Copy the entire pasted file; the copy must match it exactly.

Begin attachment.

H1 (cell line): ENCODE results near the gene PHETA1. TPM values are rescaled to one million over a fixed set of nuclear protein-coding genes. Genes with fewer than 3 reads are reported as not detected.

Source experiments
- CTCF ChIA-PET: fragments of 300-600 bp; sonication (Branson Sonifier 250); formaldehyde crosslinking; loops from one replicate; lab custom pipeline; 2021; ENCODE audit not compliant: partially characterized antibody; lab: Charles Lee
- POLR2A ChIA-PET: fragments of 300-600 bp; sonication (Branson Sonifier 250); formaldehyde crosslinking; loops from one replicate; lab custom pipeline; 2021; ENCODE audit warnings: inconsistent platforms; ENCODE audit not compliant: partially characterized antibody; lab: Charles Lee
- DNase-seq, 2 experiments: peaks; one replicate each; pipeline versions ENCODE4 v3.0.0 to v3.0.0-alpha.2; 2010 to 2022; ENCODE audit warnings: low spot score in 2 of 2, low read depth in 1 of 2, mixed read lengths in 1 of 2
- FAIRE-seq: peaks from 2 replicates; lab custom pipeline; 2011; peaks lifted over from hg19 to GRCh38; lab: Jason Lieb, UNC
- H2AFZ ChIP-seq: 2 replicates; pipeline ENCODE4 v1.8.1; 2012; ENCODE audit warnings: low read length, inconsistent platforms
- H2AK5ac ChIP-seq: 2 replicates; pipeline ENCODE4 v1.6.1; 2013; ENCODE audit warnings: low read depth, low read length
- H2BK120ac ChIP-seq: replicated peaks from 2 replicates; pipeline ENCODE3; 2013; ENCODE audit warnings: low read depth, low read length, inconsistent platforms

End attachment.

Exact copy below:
H1 (cell line): ENCODE results near the gene PHETA1. TPM values are rescaled to one million over a fixed set of nuclear protein-coding genes. Genes with fewer than 3 reads are reported as not detected.

Source experiments
- CTCF ChIA-PET: fragments of 300-600 bp; sonication (Branson Sonifier 250); formaldehyde crosslinking; loops from one replicate; lab custom pipeline; 2021; ENCODE audit not compliant: partially characterized antibody; lab: Charles Lee
- POLR2A ChIA-PET: fragments of 300-600 bp; sonication (Branson Sonifier 250); formaldehyde crosslinking; loops from one replicate; lab custom pipeline; 2021; ENCODE audit warnings: inconsistent platforms; ENCODE audit not compliant: partially characterized antibody; lab: Charles Lee
- DNase-seq, 2 experiments: peaks; one replicate each; pipeline versions ENCODE4 v3.0.0 to v3.0.0-alpha.2; 2010 to 2022; ENCODE audit warnings: low spot score in 2 of 2, low read depth in 1 of 2, mixed read lengths in 1 of 2
- FAIRE-seq: peaks from 2 replicates; lab custom pipeline; 2011; peaks lifted over from hg19 to GRCh38; lab: Jason Lieb, UNC
- H2AFZ ChIP-seq: 2 replicates; pipeline ENCODE4 v1.8.1; 2012; ENCODE audit warnings: low read length, inconsistent platforms
- H2AK5ac ChIP-seq: 2 replicates; pipeline ENCODE4 v1.6.1; 2013; ENCODE audit warnings: low read depth, low read length
- H2BK120ac ChIP-seq: replicated peaks from 2 replicates; pipeline ENCODE3; 2013; ENCODE audit warnings: low read depth, low read length, inconsistent platforms